Tuesday, 16 May 2017

Rom around the World



A recent question on a forum I belong to was ‘which adidas shoe has been manufactured in the most countries’? Plenty of possible candidates and you could go for the Superstar, Gazelle or Samba perhaps, but the winner is the Rom. So I’m going to take a journey across the globe to find out where Rom were made and perhaps some of you may know of even more countries these shoes were manufactured in?

Does the Rom need an introduction? I guess a short one should suffice for one of the most popular shoes ever made by adidas. First introduced in 1958 as an all-purpose leather training shoe for athletes ahead of the Olympic Games in Rome, the shoe was in pretty much continuous production until the mid-90s and has been re-issued several times since. While the type of the sole on the shoe changed over decades, the shoes shape remained pretty much the same with white uppers and with blue stripes representing the colours of the royal house of Italy. The Rom has a few notable variants to the style, as well spin off models such as the Super Rom and Rom 2000. So let’s head off to Europe, starting with….



Where else by Germany? The shoe pictured is from own collection and dates from the mid-60s. This is the second version of the Rom with oxhide (as opposed to elk) uppers and the blue Olympia sole unit. You could get Rom made in Germany up until the mid-80s although adidas also used factories in other countries for production. I’ve also even seen a German pair dated 1995, surely amongst the last general release shoes made in the Scheinfeld factory.


I’m including a second German Rom here, mainly because I bought it recently and haven’t had chance to show them off! This shoe dates from around 1977 and you can see that sole is a different design being a sawtooth profile. The stripes on this version are green and this model is typically referred to as the West German Police Rom. It is said that the white and green version was made specifically for the police (and some say army) but I don’t have any actual evidence to confirm it. White-green Rom are always made in Germany and that colourway never appear in any catalogues so it may well be true but if anyone has an evidence I’d love to see it.


Adidas opened a factory in France in 1960, famously run by Adi’s son Horst. The first shoes out the factory were all based on German models before adidas France started making their own designs from the mid-60s onwards. So no surprise that they made a Rom model. The catalogue picture here shows how the French version looked in 1973. It’s pretty similar to how the German version looked at the time although the sole unit is an exclusive French design. Rom was manufactured in France until 1984 and a Velcro fastened version also exists.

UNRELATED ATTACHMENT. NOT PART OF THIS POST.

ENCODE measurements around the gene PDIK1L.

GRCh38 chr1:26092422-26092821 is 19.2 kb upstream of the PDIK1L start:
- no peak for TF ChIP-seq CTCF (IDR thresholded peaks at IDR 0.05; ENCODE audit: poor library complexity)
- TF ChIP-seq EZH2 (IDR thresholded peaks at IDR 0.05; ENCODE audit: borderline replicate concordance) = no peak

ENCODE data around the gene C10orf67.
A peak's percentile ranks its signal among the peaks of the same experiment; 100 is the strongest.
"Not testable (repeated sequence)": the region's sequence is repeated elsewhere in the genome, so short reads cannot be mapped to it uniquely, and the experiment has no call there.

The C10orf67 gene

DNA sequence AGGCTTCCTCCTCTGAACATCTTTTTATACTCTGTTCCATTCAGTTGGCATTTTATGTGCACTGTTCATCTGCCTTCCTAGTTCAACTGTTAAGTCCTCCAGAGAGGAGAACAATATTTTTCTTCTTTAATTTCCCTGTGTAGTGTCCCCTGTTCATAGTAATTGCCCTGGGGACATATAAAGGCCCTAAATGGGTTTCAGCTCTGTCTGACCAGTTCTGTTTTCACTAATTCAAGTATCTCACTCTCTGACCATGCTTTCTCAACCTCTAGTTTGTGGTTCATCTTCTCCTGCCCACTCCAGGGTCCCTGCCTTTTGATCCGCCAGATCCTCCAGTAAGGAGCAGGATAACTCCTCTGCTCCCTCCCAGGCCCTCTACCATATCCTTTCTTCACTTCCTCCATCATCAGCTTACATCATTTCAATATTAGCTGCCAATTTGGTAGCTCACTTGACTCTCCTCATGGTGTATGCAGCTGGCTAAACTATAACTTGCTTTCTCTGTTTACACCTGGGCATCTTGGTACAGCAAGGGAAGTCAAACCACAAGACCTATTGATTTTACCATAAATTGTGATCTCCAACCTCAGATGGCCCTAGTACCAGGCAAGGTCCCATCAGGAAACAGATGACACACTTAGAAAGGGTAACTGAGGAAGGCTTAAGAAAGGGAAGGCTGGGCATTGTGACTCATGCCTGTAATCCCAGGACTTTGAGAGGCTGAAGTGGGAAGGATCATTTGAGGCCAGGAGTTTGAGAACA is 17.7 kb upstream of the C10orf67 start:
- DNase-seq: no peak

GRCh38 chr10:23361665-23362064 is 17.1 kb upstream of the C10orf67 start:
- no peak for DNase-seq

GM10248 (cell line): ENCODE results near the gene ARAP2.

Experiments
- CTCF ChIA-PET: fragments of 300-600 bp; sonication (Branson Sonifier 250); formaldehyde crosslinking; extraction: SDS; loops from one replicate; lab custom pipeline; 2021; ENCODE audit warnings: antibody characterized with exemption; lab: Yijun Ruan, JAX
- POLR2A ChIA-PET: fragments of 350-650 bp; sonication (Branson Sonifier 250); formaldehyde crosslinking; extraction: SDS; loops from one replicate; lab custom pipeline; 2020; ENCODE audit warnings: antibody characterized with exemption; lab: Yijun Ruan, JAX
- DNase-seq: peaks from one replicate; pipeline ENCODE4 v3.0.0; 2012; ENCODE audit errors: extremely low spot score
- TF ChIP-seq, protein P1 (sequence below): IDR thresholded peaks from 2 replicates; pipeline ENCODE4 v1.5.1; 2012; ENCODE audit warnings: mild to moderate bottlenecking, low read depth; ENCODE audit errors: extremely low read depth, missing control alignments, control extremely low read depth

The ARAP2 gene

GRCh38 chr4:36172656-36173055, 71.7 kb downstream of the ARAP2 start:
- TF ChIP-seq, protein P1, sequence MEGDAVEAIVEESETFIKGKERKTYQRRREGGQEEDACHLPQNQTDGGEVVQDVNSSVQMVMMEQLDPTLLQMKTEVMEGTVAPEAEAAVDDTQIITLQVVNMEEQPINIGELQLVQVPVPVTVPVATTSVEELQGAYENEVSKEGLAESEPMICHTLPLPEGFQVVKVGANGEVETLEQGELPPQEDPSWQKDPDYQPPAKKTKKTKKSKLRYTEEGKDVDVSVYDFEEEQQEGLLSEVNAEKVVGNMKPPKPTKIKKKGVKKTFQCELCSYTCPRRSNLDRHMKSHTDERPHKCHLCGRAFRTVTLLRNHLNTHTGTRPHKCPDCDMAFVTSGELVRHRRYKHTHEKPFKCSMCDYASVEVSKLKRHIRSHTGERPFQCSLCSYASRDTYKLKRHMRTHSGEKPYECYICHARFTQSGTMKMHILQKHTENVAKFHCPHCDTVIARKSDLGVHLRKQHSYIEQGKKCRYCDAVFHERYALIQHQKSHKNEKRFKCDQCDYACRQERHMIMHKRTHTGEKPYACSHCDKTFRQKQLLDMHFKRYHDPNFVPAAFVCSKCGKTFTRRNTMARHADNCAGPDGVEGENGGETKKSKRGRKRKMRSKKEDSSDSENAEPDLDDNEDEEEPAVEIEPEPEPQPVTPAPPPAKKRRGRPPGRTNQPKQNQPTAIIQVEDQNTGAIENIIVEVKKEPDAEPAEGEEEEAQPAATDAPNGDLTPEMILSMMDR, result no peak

Rom was also one of the first shoes out of the Klagenfurt factory in Austria when it opened in 1969. If you bought a pair of Rom in the UK back in the day then it’s more than likely that it was Austrian made, which isn’t a bad thing in my books. The version I’ve decided to include is a mid-80s variant which apart from having the new sole design (which was introduced in 1978) have a ghilly lacing system, a rarity on the Rom.


This Spanish made pair of Rom (owned by Funkyadiadi) were made in the early 80s in the factory in Zaragoza. They look very much like a typical 80s Rom, although if you turned the shoe over you would see an unusual outsole pattern as used on French shoes such as ‘Nadi’ and ‘Java’. No surprise really as the Spanish factory had a very close association with Horst Dassler.


The Yugoslavian factories were used by adidas to produce some of its most popular models. The lower production costs in that country meant adidas could offer an affordable range of training shoes to customers and therefore give older models a longer shelf life. As new technologies were introduced shoes like the Rom would move down the price brackets. For Yugoslavia I’ve included a picture of a late 80s design of the Rom here which is somewhat different in both the uppers design and lacing system.


Known as ‘Rom 86’ these Romanian made shoes were the last version of Rom to be released by adidas France. The Pionierul factory Romania was relied on heavily to produce French designs in the mid-80s. There isn’t actually a great deal of difference between these and other 80s Rom designs. Picture from the good fellows at Soma in Japan.


Production of adidas in Europe had pretty much dried up by the early 90s but one enclave was in Slovenia formerly part of Yugoslavia. These shoes were made in 1995 showing the shoes continued popularity. Sorry I don’t know who owns this pair.


Heading over to the Americas and we have a pair of Rom SII manufactured under licence by Gatic SA of Argentina. Rom was manufactured in Argentina from the mid-1970s but these SII are from the mid-80s. They are a typical Rom design but presumably the SII (super two) part comes from the silver coloured stripes. Credits unknown.


Adidas Canada can boast being the oldest subsidiary of the brand having been set up in 1958, but actual production of shoes didn’t begin until the late 70s, presumably to speed up getting adidas products on the shelves over there. Adidas Canada borrowed liberally from French and German designs this one taking the shape of the German Rom but having a French style tongue. Thanks to Gary Corbett for the excellent photograph.


Renamed Roma for the Brazilian market, these shoes made by Vulcabras are a bit of mystery. The open toe design may suggest 80s production, but the sole unit is very 70s. Licence companies didn’t always follow the rule book when coming up with designs and as the machines and tooling to produce new models could be quite expensive, Vulcabras may have simply opted to stick a new upper on an old sole design. I have no idea where I found the picture.